First Edition Cycling News for April 10, 2005
Edited by Jeff Jones
Vogels comes full circle
2005 marks Henk Vogels eleventh year as a professional. It's a journey that has seen him begin in Belgium, move to France, head west to America, and now return back to Belgium, a place where he feels he belongs as a bike rider. On the eve of the 103rd Paris-Roubaix, Cyclingnews' Anthony Tan speaks with a man who has come full circle.
Two days before the biggest one-day classic of the year, how is Henk Vogels feeling?
"I feel great," he says in a sprightly tone to Cyclingnews, sprawled out on his bed at the Holiday Inn in Gent Expo. "I haven't had the ideal preparation as far as races go, but in Gent-Wevelgem, I felt quite strong - the crosswinds there were brutal, there was a lot of splitting in the peloton, and I seemed to be in every move, which you can't just fluke."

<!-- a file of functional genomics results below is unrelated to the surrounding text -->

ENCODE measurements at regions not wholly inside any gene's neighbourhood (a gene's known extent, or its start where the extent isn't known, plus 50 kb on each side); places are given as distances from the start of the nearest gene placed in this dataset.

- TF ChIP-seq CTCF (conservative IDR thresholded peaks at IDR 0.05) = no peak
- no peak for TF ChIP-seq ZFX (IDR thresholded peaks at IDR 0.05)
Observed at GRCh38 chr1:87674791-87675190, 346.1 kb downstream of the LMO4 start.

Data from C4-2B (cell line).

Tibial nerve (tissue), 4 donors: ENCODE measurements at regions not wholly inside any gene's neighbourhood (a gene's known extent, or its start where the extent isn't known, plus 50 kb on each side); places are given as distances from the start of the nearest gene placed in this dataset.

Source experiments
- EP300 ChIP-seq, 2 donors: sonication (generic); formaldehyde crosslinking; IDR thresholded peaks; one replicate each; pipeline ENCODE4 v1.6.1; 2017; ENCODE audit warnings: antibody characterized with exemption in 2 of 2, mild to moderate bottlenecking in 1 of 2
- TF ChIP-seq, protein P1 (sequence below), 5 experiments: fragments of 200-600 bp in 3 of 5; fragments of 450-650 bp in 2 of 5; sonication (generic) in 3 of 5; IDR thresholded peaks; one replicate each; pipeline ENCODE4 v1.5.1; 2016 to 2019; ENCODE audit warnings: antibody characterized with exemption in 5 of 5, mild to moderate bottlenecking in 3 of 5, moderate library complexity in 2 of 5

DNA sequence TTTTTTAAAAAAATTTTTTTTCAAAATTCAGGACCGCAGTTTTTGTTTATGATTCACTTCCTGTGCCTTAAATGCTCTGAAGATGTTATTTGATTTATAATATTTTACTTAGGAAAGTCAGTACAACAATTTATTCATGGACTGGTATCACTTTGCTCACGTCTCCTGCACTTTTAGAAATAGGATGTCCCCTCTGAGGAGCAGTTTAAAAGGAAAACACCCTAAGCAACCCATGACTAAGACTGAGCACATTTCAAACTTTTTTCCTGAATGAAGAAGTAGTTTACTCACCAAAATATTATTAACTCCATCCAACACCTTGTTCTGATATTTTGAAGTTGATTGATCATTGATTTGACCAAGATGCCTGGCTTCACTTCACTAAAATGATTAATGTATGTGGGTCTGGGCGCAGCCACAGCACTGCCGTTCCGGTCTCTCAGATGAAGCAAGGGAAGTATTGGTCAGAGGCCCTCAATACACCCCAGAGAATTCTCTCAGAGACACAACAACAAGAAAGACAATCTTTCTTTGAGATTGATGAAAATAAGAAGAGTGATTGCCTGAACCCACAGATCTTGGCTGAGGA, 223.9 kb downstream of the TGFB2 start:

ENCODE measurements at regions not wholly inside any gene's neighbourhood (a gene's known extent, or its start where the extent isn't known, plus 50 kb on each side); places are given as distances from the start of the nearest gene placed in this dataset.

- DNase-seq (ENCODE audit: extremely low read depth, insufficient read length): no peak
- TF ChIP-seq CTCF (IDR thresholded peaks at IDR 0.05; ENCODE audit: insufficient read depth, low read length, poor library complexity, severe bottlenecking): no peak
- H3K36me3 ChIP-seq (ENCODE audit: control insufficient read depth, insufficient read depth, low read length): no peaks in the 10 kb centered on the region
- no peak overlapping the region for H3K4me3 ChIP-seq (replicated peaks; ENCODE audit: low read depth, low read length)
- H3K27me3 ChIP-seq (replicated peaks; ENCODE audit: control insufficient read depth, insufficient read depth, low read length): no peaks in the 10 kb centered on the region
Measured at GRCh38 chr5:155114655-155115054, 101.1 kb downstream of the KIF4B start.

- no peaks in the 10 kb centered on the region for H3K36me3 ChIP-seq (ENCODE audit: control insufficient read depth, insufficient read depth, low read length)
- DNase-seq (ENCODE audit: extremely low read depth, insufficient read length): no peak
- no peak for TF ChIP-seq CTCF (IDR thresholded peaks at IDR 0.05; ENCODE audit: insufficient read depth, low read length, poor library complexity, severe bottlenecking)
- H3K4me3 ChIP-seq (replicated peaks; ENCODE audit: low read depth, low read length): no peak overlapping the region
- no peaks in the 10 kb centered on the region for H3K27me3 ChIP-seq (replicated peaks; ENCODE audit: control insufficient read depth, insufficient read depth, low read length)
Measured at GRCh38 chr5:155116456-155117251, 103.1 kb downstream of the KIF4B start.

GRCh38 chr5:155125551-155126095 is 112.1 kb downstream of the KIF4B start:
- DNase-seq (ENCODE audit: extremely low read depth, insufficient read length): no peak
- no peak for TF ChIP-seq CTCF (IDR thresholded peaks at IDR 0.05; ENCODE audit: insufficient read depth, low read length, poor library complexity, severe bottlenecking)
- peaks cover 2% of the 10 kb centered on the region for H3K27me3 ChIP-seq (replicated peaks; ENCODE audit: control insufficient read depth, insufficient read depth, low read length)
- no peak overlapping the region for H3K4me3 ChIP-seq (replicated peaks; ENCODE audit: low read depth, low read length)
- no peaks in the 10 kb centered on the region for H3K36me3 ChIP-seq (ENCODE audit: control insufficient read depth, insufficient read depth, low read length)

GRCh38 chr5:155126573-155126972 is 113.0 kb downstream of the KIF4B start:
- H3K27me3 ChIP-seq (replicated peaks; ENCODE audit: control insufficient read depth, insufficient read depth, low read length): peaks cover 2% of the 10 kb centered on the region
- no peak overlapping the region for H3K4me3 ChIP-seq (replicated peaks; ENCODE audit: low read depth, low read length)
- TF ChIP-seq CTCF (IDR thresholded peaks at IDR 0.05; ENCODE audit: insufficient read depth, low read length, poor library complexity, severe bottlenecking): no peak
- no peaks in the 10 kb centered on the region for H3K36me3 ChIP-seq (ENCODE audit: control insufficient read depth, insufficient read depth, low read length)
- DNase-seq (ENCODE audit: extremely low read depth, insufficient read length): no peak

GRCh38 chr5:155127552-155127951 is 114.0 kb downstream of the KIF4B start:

That morning, Vogels and his Davitamon-Lotto team-mates for Paris-Roubaix reconnoitred the new 'secteurs' that includes the removal of the Arenberg Forest but more undulating terrain, with many believing the 2005 Hell of the North parcours to be the toughest in years. "There are sections which are vicious and the climbs - but that I mean small rises in the roads that when you're on cobbles feel like mountains - in between sections are going to sort things out," Vogels predicts.
In excluding Arenberg - a place known for its history of bad crashes - from this year's race, Vogels applauds the move: "I think Arenberg is like a tree standing in the middle of a descent - it's just something you have to avoid," he says dryly. "You know with the history of my falls, I don't want to see anyone crash."
It's easy to forget that it was around two years ago that the 31 year-old Australian suffered the worst crash of his career, with some believing him to be dead at first. However, in the style of Museeuw, Pantani, Sunderland and O'Neill, Vogels has staged a courageous comeback to the highest level, earning a ride with one of the best teams in the world. "It's one of the reasons why I'm back here, in Europe, in the European pro peloton - because I love the Classics so much," he says.